Promoting Sustainable Electricity in Europe
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Promoting Sustainable Electricity in Europe

Challenging the Path Dependence of Dominant Energy Systems

Edited by William M. Lafferty and Audun Ruud

This is a timely and comparative assessment of initiatives to promote renewable electricity sources (RES-E) in eight European countries. Carried out by the ProSus research programme at the University of Oslo in cooperation with leading research institutions in each country, the book focuses on the promotional schemes used to foster RES-E in Austria, Denmark, Finland, Ireland, the Netherlands, Norway, Spain and Sweden. The book is unique in that it monitors progress on implementing the EU RES-E Directive in relation to the impact of the ‘dominant energy systems’ in each country. Employing notions of ‘path dependency/path creation’, the analysis demonstrates that crucial lessons for promoting RES-E are to be found in the contextual conditions of national and regional settings; conditions that qualify the effects of more general, market-oriented schemes. The conclusions reached are of direct relevance for the ongoing debate as to the most effective policy instruments for achieving sustainable energy and climate policies in Europe.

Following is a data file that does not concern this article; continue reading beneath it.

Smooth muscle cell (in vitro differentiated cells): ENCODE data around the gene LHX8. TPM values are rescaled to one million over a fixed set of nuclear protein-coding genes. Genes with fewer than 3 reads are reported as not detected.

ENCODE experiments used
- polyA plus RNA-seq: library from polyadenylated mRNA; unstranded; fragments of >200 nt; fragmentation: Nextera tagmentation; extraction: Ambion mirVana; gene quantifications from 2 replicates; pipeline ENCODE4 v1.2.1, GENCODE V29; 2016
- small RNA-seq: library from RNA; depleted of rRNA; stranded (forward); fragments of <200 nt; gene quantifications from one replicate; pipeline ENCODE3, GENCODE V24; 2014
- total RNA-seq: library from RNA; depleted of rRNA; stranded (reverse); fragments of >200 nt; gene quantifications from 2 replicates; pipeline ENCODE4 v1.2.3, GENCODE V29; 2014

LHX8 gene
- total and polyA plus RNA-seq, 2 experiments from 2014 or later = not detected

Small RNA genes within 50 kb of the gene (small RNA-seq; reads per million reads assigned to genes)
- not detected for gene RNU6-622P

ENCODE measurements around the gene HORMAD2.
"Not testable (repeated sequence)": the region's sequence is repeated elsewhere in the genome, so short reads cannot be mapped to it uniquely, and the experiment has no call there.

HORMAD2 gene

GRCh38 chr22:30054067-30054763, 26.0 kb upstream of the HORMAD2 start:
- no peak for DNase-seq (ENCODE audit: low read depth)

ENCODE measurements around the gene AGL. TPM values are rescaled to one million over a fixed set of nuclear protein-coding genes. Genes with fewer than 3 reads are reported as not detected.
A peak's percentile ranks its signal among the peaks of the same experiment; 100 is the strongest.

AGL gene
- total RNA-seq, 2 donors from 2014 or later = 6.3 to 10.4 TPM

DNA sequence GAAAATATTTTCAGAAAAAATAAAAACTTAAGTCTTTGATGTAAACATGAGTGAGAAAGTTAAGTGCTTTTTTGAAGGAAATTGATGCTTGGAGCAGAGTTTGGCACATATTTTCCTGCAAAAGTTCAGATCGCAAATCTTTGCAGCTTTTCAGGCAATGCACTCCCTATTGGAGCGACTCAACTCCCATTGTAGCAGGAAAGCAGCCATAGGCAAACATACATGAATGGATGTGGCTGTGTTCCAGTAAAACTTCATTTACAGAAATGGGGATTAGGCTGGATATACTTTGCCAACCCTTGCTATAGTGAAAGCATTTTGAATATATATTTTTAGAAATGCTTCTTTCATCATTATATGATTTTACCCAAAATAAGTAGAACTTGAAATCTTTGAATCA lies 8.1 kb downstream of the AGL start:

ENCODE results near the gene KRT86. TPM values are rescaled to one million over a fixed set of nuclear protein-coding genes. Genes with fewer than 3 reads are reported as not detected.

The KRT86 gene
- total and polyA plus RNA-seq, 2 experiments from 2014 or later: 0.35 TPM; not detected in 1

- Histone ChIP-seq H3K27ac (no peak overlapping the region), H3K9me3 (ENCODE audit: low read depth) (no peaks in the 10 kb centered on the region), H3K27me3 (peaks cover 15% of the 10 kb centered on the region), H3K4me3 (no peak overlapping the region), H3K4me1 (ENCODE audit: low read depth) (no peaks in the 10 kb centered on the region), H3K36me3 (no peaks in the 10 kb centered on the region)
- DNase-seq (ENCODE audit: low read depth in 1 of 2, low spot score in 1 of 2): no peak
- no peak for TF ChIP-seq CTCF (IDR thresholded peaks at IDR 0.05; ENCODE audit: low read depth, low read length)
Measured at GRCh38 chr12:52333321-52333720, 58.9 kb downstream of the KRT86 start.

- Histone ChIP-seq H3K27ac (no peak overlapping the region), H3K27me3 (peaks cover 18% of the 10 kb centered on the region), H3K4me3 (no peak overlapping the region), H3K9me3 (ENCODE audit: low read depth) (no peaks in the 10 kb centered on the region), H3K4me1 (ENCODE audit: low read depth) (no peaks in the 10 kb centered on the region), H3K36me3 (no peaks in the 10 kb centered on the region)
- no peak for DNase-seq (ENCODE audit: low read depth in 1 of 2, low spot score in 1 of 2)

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Chapter 2: The Netherlands: Muddling Through in the Dutch Delta

Maarten J. Arentsen


Maarten J. Arentsen INTRODUCTION The Dutch thermal-based electricity system is still a patent example of a ‘central-station’ electricity system developed by Thomas Edison and his successors during the 1920s. It consists of relatively homogeneous, large power plants interconnected by a system of high- and low-voltage cables transmitting the (transformed) electricity directly to consumers. In the last 20 years, however, two developments have changed the profile of the system. First, electricity production and consumption have been associated with a steadily growing focus on sustainable development. Second, liberalization, deregulation and privatization have transformed the organization and outlook of the electricity system. Both developments are a function of political objectives. Sustainable development added a new dimension in the form of environmental concerns, and paved the way for the emergence of renewable energy sources. Parallel to this liberalization of the electricity market have followed EU initiatives to harmonize the European energy market. The Dutch electricity market is now fully liberalized and renewables are part of the resource portfolio of electricity production. ‘Cost-effective’, ‘clean’ and ‘reliable’ are all terms applied to the major goals of today’s national electricity policy, with an open price-based electricity market and continued official support for renewables as major instruments. Although the share is still modest, renewable energy sources for electricity (RES-E) are considered a necessary part of the national electricity resource portfolio. The current chapter tells the story of RES-E implementation in the Netherlands. In the following sections we shall: (1) sketch the transition of the dominant...

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